Carol Sammut v The Dudley Group NHS Foundation Trust (2019, QB)
David Callow obtains finding of fundamental dishonesty in clinical negligence claim.
In Carol Sammut v The Dudley Group NHS Foundation Trust (2019, QB), Judge Allen, sitting as a Deputy High Court Judge dismissed the Claimant’s clinical negligence claim against the Defendant NHS Trust pursuant to section 57 Criminal Justice and Courts Act 2015.
Following a 2-week history of abdominal symptoms the Claimant was admitted and following overnight observation she was discharged with laxatives. The claimant returned to her GP a few days later with increasing symptoms and was advised to return to hospital. She returned late on the same day and was again discharged early the next morning. Later that day the claimant was taken to the accident and emergency department by ambulance and an urgent CT scan revealed a bowel perforation. The claimant underwent an urgent laparotomy and Hartmann’s procedure and subsequently her the stoma was reversed and the she underwent an incisional hernia repair. In ICU she suffered an extravasation injury.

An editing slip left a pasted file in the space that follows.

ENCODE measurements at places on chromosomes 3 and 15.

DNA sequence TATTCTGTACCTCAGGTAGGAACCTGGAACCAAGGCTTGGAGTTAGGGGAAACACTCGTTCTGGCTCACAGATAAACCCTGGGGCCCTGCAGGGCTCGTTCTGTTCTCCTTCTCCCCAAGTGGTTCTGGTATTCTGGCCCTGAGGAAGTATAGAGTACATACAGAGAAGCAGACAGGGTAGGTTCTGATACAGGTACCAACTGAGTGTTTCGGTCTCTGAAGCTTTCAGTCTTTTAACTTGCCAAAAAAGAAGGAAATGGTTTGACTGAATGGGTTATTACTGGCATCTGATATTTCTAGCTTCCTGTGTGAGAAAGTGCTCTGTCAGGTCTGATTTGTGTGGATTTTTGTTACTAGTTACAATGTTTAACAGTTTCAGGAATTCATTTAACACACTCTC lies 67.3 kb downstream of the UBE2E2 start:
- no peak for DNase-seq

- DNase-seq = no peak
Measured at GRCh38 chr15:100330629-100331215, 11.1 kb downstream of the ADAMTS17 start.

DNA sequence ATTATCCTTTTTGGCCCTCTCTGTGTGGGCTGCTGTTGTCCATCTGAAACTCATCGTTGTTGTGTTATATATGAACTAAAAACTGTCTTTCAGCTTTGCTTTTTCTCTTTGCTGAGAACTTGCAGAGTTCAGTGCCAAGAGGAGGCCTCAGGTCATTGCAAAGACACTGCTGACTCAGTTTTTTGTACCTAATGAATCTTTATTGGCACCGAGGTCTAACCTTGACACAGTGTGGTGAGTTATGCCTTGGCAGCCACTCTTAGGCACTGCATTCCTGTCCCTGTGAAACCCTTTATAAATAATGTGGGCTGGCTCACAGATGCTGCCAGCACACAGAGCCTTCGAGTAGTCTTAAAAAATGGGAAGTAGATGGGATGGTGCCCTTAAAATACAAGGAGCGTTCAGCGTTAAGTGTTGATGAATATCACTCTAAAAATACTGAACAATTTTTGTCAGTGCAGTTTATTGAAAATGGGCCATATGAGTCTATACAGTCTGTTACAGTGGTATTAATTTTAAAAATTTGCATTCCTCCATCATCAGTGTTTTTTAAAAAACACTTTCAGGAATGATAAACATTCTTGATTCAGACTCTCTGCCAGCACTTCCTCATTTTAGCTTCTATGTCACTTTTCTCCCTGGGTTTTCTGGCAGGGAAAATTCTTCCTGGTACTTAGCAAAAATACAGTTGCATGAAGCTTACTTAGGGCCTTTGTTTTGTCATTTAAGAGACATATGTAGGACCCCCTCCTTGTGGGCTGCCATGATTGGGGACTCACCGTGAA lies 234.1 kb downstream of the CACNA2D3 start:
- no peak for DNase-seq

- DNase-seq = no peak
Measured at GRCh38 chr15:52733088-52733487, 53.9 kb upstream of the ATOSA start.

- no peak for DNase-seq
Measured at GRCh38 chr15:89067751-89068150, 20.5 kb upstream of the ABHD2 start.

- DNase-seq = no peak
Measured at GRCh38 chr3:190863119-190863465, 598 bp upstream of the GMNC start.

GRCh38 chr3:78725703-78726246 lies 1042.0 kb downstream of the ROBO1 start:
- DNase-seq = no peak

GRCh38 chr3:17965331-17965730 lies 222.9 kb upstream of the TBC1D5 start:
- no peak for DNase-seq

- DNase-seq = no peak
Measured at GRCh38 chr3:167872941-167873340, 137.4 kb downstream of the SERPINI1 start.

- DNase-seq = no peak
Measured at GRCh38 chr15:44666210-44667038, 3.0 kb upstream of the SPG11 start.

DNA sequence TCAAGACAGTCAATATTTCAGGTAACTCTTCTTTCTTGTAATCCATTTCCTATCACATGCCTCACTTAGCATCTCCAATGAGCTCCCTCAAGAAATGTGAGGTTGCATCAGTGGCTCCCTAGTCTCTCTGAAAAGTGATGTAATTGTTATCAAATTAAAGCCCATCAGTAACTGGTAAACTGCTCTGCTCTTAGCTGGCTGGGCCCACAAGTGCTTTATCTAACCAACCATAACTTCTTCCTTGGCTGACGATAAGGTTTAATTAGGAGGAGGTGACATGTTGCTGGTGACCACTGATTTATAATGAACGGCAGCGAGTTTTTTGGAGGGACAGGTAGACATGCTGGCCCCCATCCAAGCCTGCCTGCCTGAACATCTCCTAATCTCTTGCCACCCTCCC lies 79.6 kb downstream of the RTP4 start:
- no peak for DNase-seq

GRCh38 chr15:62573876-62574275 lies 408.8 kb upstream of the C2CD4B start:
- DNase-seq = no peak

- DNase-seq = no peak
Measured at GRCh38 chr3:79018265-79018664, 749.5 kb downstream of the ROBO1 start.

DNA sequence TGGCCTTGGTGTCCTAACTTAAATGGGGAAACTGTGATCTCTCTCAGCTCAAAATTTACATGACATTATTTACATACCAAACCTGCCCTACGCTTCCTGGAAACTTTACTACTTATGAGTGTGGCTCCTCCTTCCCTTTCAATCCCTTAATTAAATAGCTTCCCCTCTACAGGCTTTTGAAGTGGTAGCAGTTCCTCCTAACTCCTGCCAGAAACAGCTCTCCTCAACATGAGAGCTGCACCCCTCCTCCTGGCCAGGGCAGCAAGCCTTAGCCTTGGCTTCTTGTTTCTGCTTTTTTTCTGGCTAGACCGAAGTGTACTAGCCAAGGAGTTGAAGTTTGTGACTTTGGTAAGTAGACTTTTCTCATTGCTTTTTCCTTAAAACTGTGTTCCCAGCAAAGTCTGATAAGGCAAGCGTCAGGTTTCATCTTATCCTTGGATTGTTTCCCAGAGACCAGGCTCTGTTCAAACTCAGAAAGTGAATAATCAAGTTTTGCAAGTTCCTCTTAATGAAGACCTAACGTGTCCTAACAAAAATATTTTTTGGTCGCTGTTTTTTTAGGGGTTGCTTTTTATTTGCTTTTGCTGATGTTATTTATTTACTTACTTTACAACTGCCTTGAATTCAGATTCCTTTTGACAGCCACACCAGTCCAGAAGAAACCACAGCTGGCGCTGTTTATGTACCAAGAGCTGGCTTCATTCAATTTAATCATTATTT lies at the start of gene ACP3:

The Defendant admitted breach of duty as a result of the delayed diagnosis and that some loss occurred as a result.
The Claimant alleged that had she been diagnosed sooner she would have received antibiotics and not suffered a bowel perforation, sepsis, need for emergency surgery, incisional hernia or stoma. As a result of the delayed diagnosis She had sustained substantial damage and required further treatment as a result in including further surgery to improve the cosmetic appearance of her abdomen and further hernia repair. Her social and private life were seriously impaired and she described substantial debility.
The Defendant’s case alleged that the standard of care would have been a CT scan and that in turn would have diagnosed substantial diverticular phlegmon/inflammation. This would have been initially managed by antibiotics. By the time the Claimant presented for the second time to the Emergency Department she had already suffered perforation of the colon and therefore the Claimant would still have required an emergency Hartmann’s procedure in any event. There wad no more than very modest loss for a period of a couple of days.
The parties each relied upon experts in the fields of GI surgery, pain, psychiatry, radiology and care as well as a joint expert in plastic surgery. The Claimant made a claim for special damages of a little over £1/2M. the trial was listed for 5 day in the Birmingham District Registry.
Upon assessment by the Defendant’s pain expert, concerns surrounding the claimant’s truthfulness about the extent of her losses were raised and investigations were commenced. The claimant’s social media profiles revealed photographs of the claimant visiting pubs, restaurants, social clubs and dance venues, contrary to what she told both her own and the defendant’s medical experts. On this occasion, no surveillance was undertaken but rather the defendant relied upon the significant social media evidence.